Freshman John Augenstein made this 15-footer for birdie on the second playoff hole to beat Florida freshman Andy Zhang


Augenstein starred again in Monday's final, this time edging A&M's Andrew Paysse in 23 holes, as Romine writes in wrapping up the exciting final.

And there was this quote from Vanderbilt's coach in Ryan Herrington's roundup of the first conference championship weekend.

“This match play is like a different sport,” said Vanderbilt coach Scott Limbaugh. “It’s just really special. John makes a lot of those putts in practice. We do some drills at the end of our practices trying to build these scenarios, and he’s the last one standing a lot of times. He’s one of the guys I would have wanted to have that opportunity. It was a lot of fun. It was about as much fun as I’ve ever had at a golf course.”

Match play!


Mell: Lexi Thompson Has Many Questions To Answer

I doubt anyone wants this Wednesday's Lexi Thompson press conference at the Volunteers of America Texas Shootout to turn into the Grand Inquisition, but given Tuesday's expected USGA/R&A announcement inspired by her ANA Inspiration penalty, it sounds like Lexi will get a lot of questions.

By staying quiet since the penalty and not giving her side of the story after the round or since, she's set herself up for a tough press conference, writes Randall Mell at

So, there will be players and fans alike looking for transparency when Thompson meets with media on Wednesday.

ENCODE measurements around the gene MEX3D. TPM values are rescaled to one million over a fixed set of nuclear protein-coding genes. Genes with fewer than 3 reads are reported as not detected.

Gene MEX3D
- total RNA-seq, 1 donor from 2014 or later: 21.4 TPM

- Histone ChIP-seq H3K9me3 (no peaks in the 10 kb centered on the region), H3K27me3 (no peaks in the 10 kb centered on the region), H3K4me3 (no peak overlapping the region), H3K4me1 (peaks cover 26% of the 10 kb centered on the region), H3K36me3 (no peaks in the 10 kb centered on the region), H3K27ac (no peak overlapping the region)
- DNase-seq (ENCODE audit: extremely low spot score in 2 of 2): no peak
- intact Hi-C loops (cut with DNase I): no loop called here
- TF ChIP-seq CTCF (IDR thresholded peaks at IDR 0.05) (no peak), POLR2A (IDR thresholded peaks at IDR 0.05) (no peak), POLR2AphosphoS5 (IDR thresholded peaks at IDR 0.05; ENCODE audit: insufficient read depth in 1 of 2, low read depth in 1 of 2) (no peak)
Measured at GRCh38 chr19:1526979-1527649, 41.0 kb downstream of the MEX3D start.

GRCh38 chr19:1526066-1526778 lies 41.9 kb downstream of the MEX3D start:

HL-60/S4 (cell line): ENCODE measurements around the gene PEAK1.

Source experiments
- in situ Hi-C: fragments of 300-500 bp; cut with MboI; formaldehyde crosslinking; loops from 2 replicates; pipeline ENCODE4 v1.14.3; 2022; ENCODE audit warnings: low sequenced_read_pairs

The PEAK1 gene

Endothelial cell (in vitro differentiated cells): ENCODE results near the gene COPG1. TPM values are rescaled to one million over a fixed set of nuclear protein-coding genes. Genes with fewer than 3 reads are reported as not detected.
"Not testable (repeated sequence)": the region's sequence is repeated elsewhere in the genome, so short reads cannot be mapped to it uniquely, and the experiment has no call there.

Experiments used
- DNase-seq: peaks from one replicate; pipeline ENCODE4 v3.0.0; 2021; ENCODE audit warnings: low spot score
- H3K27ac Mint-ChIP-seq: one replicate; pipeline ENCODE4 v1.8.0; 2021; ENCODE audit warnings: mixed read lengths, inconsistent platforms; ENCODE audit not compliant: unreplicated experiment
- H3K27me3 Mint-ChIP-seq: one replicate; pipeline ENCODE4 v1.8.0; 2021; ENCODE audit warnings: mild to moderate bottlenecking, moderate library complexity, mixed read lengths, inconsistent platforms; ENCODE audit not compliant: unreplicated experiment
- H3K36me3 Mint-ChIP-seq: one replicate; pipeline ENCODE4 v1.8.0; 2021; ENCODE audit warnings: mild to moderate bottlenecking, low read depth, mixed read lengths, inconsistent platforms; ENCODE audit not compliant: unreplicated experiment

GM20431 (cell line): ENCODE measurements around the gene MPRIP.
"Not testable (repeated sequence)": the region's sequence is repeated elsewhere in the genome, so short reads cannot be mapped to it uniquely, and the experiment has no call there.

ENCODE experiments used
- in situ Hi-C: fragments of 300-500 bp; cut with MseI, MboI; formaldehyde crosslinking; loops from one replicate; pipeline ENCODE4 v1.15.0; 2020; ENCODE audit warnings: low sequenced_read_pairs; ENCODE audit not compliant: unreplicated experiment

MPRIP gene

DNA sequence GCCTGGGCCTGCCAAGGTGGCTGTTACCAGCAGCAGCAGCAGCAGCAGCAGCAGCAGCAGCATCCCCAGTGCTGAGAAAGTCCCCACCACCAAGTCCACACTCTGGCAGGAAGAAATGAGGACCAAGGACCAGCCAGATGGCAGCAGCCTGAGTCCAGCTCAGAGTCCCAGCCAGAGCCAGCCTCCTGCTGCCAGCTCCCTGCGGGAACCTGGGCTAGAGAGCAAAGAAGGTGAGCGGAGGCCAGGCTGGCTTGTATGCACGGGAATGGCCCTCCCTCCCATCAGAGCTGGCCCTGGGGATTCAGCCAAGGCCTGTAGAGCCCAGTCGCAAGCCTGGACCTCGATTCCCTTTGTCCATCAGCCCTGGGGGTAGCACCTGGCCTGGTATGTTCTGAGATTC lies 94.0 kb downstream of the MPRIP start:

After seeing replays, does she agree she committed an infraction?

Or does she think there may be some optical illusion created in the nature of the camerawork?

And why did she come in from the side of the ball to mark it?


Allianz Ends PGA Tour Champions Sponsorship, But Not Over Holocaust Survivor Protests

An AP story lays out the (mostly horrifying) details of German insurance giant Allianz's battle to not pay out $2.5 billion in insurance policies to Holocaust survivors. The issue with Allianz even enjoys rare bipartisan support in Florida from Senators Bill Nelson (D) and Marco Rubio (R), along with U.S. Rep. Ileana Ros-Lehtinen (R) of Miami.

The company says protests at the Allianz Championship in Boca Raton did not impact the sponsorship issue.

''While none of us can undo the past, we must confront it,'' spokesman Christian Kroos said in an email.

''Allianz began its compensation efforts in the 1950s by working in close cooperation with the German government, to try to make certain that restitution was made to those who lost their properties during the Nazi period. Anything else would be enormously disrespectful - especially to those who suffered unspeakable violence at the hands of Nazi Germany.''

Hollis Cavner, CEO of tournament organizer Pro Links Sports, said Allianz told his firm years ago it would not renew its contract when it expired after the 2017 tournament. A new sponsor is expected to be named soon.


Video: Joshua Kelley's Five Golf Balls At Once And Riser Shot

We may be witnessing Joshua Kelley's version of Picasso's Blue Period, as the self proclaimed trick shot artist is cranking out some classics.

Follow him on Instagram if you aren't already doing so. We discussed his two latest gems on Morning Drive today. Make sure to watch The Riser Shot on a big screen.

Tag some friends that need to see The Riser Shot 😳 #golf #golftrickshot #holein1trickshots #teeithighandletitfly

A post shared by Joshua Kelley (@holein1trickshots) on Apr 22, 2017 at 8:31am PDT

Tag a friend who would still miss the fairway 😂 #5balls #golftrickshot #golf #holein1trickshots

A post shared by Joshua Kelley (@holein1trickshots) on



Poll: What Emergency Lexi Clause Should We Get Tuesday?